Tests are not on the Level.
Tests, particularly those of the Multiple Choice variety, are a rigged games that claim to measure student understanding but are really a brutal shell game in which test writers show the correct answer and then hide it within three other ‘distactor’ choices.
Students take all sorts of ‘tests’ from the lowly quiz, to longer unit tests, to High Stakes End of Course tests; then there is the mother of them all – the ACT and SAT. To me the most frustrating part of testing is that students assume it’s all on the level. They assume that if they get a 100% they are smart and if they get a 50% they are not. Even worse is when parents, teachers, and administrators (of all types) believe the same thing. Rather than a tool to assess and improve student understanding, most testing is used to simply to rank students. The problem with this is that eventually “the test“ becomes the reason for the teaching and not a tool to help improve instruction.
My Sales Pitch to Students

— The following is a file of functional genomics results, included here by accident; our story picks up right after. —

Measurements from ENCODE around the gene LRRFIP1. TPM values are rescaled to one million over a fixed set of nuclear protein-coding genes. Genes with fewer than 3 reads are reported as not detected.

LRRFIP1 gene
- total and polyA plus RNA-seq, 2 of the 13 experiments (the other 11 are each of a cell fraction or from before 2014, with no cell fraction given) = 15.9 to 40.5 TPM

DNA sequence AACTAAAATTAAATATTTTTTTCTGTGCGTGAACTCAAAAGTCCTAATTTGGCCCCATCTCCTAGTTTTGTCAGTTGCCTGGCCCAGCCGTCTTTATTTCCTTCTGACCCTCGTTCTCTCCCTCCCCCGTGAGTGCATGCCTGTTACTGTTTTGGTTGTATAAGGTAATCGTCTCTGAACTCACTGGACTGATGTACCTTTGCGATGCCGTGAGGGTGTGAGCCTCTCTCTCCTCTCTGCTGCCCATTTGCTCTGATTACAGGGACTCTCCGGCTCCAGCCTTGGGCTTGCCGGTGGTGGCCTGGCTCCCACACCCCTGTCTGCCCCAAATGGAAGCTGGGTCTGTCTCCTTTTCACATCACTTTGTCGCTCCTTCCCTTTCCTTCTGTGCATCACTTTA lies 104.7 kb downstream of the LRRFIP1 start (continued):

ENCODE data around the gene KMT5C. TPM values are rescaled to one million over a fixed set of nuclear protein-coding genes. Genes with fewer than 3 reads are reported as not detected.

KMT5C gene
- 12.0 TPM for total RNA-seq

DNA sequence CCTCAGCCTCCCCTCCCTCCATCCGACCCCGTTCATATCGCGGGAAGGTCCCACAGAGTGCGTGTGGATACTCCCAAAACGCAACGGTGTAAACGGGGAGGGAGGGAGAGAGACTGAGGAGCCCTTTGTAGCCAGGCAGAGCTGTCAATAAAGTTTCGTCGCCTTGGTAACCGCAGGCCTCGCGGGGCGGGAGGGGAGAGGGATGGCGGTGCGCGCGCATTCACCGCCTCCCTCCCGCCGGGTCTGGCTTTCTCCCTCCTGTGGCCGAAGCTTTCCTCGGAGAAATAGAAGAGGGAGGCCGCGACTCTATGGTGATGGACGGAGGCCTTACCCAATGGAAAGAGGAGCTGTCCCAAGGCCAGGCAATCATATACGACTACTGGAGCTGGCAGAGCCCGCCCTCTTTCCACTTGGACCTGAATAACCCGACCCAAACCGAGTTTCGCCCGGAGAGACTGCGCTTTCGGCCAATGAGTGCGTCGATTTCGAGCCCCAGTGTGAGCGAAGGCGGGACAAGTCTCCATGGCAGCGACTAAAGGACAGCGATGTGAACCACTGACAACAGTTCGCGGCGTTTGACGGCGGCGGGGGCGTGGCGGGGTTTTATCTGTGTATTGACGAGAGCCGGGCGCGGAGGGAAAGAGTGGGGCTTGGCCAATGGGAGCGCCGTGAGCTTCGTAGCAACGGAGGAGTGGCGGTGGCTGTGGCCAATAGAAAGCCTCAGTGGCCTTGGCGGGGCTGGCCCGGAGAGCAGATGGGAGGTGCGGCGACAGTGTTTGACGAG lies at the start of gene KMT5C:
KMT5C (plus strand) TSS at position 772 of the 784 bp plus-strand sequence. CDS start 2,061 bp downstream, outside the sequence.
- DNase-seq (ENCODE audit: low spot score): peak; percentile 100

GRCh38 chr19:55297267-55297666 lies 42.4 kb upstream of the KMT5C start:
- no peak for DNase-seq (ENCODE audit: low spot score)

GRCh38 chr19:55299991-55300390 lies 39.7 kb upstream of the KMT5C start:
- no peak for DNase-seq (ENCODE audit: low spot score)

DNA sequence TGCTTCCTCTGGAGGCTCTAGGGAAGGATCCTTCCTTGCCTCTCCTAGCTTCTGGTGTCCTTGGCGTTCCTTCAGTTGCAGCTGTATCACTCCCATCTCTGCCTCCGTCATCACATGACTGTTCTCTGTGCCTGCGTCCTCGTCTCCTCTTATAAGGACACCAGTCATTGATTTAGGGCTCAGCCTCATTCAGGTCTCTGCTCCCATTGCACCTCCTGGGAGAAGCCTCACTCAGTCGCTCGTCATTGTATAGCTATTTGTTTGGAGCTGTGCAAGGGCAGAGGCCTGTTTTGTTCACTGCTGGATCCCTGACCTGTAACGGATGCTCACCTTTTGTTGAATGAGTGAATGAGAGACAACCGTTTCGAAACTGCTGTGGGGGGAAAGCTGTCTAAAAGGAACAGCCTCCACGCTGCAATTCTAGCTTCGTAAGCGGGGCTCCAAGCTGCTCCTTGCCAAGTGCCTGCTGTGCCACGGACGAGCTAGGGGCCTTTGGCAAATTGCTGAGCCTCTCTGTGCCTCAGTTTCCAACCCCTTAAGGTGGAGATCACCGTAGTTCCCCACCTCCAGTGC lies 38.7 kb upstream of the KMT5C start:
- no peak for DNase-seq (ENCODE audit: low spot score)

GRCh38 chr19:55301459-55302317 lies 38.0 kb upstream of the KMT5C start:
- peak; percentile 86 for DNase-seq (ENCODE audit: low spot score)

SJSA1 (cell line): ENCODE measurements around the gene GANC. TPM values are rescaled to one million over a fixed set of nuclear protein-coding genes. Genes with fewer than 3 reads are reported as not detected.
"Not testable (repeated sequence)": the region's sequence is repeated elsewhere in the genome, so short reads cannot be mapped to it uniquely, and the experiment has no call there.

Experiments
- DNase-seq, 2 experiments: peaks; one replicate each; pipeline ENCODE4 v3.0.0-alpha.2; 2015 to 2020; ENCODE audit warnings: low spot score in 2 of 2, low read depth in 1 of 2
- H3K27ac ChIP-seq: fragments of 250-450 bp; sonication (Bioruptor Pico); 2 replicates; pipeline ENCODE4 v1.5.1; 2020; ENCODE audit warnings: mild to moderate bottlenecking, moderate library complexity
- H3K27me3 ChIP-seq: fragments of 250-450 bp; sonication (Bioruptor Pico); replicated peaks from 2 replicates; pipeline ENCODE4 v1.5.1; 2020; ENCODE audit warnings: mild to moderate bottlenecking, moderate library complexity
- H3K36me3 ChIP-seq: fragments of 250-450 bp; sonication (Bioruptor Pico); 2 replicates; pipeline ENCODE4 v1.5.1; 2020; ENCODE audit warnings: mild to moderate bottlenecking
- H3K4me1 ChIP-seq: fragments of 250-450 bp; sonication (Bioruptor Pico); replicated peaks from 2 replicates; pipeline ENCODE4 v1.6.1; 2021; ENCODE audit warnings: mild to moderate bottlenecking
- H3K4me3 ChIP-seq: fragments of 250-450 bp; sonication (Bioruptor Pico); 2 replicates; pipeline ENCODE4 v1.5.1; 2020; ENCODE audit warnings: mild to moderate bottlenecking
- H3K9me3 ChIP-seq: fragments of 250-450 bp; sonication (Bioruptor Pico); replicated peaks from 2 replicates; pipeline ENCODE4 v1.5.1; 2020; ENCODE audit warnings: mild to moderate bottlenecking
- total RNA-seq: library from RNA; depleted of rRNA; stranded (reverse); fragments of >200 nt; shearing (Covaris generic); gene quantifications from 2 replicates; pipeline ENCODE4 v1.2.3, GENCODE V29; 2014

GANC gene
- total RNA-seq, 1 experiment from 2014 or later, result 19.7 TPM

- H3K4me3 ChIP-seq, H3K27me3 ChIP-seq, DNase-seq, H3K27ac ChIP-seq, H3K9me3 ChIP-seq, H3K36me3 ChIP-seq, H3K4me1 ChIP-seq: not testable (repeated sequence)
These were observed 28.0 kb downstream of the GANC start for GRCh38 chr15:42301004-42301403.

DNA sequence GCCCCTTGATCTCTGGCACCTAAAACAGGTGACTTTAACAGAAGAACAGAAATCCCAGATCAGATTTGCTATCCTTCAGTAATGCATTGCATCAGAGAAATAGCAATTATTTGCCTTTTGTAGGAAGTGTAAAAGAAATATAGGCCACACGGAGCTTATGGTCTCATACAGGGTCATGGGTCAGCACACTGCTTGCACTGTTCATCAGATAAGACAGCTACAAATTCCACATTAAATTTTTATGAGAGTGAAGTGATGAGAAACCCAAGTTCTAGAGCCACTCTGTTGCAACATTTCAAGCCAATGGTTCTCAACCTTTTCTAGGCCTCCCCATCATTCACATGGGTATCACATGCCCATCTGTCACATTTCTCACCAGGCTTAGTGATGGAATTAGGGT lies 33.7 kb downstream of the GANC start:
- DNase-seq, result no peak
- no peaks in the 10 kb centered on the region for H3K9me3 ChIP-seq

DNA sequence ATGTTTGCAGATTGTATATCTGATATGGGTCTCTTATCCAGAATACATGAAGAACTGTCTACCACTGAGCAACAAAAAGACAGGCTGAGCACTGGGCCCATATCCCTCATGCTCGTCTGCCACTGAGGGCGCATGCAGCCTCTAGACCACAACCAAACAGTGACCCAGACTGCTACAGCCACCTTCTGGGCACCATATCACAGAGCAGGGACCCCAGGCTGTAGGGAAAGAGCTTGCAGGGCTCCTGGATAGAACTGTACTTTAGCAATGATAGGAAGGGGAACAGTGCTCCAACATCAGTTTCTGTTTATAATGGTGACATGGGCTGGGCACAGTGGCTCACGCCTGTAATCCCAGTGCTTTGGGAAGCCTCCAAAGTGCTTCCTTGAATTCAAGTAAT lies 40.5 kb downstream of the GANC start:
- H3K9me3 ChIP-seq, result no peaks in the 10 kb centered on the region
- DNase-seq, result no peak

I try to break the testing anxiety with students by telling them it is all a game designed to give them anxiety. I start with this – “Did you know that the official title of a Test Writer is Psychometrician? That’s right! They are literally psychos.” I follow this up by asking how many answer choices are on a typical MC test question. Since they all know that there are 4 answer choices and only 1 correct answer I hit them with this – “So that means that they want you to get the question wrong 3 times more than get it right!?” And then “If I have done my job you should be able to get the correct answer pretty easily which means they have to try to TRICK YOU INTO PICKING THE WRONG ANSWER!!!”. At this point I see lightbulbs going off in their heads. The students begin to realize that they might know the right answer and still get the question wrong. Those “psychos” are trying to play on their pre-existing anxiety and self doubt to trick them.